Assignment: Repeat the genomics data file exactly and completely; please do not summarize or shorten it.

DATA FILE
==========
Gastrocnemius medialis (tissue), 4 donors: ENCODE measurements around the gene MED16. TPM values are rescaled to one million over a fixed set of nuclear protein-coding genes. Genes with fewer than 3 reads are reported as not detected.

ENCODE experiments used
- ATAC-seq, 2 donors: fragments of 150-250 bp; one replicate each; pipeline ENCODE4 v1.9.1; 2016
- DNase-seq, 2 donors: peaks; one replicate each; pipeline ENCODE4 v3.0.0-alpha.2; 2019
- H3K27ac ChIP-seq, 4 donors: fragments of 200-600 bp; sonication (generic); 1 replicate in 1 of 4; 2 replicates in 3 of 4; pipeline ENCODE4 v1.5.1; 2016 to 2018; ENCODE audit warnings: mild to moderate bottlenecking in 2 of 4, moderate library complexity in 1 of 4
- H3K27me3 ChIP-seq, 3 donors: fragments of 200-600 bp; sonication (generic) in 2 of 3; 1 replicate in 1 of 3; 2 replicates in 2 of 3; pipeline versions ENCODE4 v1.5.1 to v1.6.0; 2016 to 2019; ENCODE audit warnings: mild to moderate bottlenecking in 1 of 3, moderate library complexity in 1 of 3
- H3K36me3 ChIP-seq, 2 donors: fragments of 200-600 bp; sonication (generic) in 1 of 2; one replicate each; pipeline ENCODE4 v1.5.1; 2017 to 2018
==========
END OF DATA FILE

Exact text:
Gastrocnemius medialis (tissue), 4 donors: ENCODE measurements around the gene MED16. TPM values are rescaled to one million over a fixed set of nuclear protein-coding genes. Genes with fewer than 3 reads are reported as not detected.

ENCODE experiments used
- ATAC-seq, 2 donors: fragments of 150-250 bp; one replicate each; pipeline ENCODE4 v1.9.1; 2016
- DNase-seq, 2 donors: peaks; one replicate each; pipeline ENCODE4 v3.0.0-alpha.2; 2019
- H3K27ac ChIP-seq, 4 donors: fragments of 200-600 bp; sonication (generic); 1 replicate in 1 of 4; 2 replicates in 3 of 4; pipeline ENCODE4 v1.5.1; 2016 to 2018; ENCODE audit warnings: mild to moderate bottlenecking in 2 of 4, moderate library complexity in 1 of 4
- H3K27me3 ChIP-seq, 3 donors: fragments of 200-600 bp; sonication (generic) in 2 of 3; 1 replicate in 1 of 3; 2 replicates in 2 of 3; pipeline versions ENCODE4 v1.5.1 to v1.6.0; 2016 to 2019; ENCODE audit warnings: mild to moderate bottlenecking in 1 of 3, moderate library complexity in 1 of 3
- H3K36me3 ChIP-seq, 2 donors: fragments of 200-600 bp; sonication (generic) in 1 of 2; one replicate each; pipeline ENCODE4 v1.5.1; 2017 to 2018